As one who has adopted what I consider to be healthy dose of nihilism, and by that I mean an embracing of the meaninglessness of life, I’m often confronted with just how harsh life is and how difficult it is to be a yes-sayer. This motto has a boldness to it that musters the courage to look absurdity in the face and refuse to look away…or bury one’s head in the sand. However, life is so hard that I have chosen to use opiates as a means of taking the edge off, not unlike people use religion. I am one who thinks a little depression now and then is apropos given the harshness of life. Hell I’m a white straight male with a beautiful wife and kids living in a 3 bedroom house in suburbia; what do I know about the hardness of life? What about Syrian refugees trying to find food, shelter, and warmth for their crying babies? What about people right up the street from me who live in the projects and try to keep the lights on with a McDonald’s salary. I complain about my shitty cars but at least I have one. Obviously suffering is relative but make no mistake, everyone suffers. Even the guy with the mansion, private jet, and the 200 ft yacht. Life is hard. Relationships are hard. I often say how miraculous it that we’re even conscious. It’s amazing that we’re here and sensing these emotions at all. But that doesn’t always cut it. Often unconsciousness sounds better than consciousness. This is why we like to sleep a lot when we’re depressed, or worse yet, consider suicide. Sometimes we just have to ride out the dark night of the soul hoping that elusive euphoria that comes around now and then is just around the corner. Saying yes to this existence and whatever form it’s showing up as at any given moment is challenged by fatigue and cowardice and apathy. And yet we stay. As Jennifer Michael Hecht wrote, “We are humanity, Kant says. Humanity needs us because we are it. Kant believes in duty and considers remaining alive a primary human duty. For him one is not permitted to “renounce his personality,” and while he states living as a duty, it also conveys a kind of freedom: we are not burdened with the obligation of judging whether our personality is worth maintaining, whether our life is worth living. Because living it is a duty, we are performing a good moral act just by persevering.”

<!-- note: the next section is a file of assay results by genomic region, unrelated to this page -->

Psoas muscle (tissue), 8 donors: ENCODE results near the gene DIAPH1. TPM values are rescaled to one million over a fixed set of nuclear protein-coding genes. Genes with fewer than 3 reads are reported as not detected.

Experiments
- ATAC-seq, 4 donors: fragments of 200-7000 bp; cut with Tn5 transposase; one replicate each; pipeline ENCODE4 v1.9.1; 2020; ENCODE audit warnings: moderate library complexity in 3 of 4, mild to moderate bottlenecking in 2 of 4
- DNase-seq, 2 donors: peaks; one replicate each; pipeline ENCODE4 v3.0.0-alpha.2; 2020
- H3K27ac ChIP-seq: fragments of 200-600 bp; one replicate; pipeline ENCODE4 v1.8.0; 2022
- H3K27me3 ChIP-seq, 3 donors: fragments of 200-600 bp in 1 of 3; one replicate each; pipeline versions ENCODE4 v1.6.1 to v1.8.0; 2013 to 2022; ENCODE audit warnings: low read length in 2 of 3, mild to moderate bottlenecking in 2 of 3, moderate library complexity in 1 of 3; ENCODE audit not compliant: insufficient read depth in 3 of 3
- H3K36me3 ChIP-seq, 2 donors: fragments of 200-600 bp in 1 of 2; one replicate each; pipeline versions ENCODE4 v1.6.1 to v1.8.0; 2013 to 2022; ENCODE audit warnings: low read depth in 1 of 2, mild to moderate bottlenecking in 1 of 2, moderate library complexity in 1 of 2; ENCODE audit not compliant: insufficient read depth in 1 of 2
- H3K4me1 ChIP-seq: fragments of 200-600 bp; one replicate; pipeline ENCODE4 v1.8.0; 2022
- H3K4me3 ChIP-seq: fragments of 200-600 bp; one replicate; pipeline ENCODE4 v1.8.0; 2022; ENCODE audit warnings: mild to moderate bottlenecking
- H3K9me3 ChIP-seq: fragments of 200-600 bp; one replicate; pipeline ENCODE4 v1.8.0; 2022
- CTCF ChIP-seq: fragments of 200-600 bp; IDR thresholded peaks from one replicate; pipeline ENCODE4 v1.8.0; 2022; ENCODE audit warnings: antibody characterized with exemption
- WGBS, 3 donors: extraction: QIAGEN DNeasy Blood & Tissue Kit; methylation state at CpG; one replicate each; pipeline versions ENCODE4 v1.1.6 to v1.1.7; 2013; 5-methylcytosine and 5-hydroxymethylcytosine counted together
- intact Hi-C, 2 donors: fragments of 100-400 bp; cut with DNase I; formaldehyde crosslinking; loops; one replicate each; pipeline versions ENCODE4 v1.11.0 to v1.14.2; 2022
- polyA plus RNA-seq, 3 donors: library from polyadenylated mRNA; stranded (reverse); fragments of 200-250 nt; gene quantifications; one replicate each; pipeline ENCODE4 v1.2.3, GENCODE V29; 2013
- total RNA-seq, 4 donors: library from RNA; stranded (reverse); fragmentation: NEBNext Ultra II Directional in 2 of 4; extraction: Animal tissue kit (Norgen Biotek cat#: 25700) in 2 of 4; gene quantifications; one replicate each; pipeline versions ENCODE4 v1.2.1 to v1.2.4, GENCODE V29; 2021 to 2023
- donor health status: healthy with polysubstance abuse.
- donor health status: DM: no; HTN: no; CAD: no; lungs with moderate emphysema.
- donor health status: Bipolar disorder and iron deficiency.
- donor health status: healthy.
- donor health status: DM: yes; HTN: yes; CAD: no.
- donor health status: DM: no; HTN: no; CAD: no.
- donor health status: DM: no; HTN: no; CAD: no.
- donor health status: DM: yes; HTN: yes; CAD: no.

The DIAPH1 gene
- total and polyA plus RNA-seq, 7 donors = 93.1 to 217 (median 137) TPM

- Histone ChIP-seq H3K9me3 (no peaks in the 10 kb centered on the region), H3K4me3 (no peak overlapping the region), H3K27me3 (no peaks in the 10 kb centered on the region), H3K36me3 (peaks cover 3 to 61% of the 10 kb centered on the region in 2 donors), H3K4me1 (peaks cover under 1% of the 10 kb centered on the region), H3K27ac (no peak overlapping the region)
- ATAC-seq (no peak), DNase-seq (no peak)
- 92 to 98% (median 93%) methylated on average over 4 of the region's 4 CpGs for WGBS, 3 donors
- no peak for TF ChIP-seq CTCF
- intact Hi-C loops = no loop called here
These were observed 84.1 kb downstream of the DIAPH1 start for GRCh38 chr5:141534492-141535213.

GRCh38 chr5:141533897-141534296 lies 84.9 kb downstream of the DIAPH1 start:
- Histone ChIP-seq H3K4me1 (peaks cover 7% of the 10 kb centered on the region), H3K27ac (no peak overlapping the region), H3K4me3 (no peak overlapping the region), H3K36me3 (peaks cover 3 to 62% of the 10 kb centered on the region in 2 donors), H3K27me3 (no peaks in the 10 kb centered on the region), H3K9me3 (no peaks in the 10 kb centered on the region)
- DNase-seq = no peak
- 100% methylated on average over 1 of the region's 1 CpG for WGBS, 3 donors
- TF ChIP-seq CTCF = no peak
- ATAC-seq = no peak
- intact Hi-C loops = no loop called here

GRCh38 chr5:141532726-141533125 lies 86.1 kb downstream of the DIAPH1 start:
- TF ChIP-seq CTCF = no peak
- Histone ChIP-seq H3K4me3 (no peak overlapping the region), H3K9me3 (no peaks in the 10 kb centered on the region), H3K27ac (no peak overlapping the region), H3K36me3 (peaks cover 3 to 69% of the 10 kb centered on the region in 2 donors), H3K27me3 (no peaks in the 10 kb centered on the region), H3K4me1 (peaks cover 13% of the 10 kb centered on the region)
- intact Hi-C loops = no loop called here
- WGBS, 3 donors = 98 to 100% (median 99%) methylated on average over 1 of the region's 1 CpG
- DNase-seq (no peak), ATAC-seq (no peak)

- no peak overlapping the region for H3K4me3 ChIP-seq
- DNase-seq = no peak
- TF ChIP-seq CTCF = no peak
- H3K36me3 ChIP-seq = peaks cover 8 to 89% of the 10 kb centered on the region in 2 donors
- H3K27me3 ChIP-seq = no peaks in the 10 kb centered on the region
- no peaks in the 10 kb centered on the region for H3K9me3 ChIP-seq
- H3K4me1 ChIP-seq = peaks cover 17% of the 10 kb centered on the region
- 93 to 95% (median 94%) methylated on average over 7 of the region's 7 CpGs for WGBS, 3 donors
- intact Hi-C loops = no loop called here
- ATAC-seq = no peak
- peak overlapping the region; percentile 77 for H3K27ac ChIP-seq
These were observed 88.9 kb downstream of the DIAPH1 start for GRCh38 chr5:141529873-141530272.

But being a yes-sayer is most applicable to the uber-mensch. To a powerful person who knows who they are and carries a power that affords them the luxury of being a yes-sayer to the real circumstances in which they find themselves. This is not to be confused with the positive effects of also knowing when to say no. If you ever read the Boundaries book, you know that saying “no” to people making demands on your life that you did not sanction is also a bold and brave thing to do.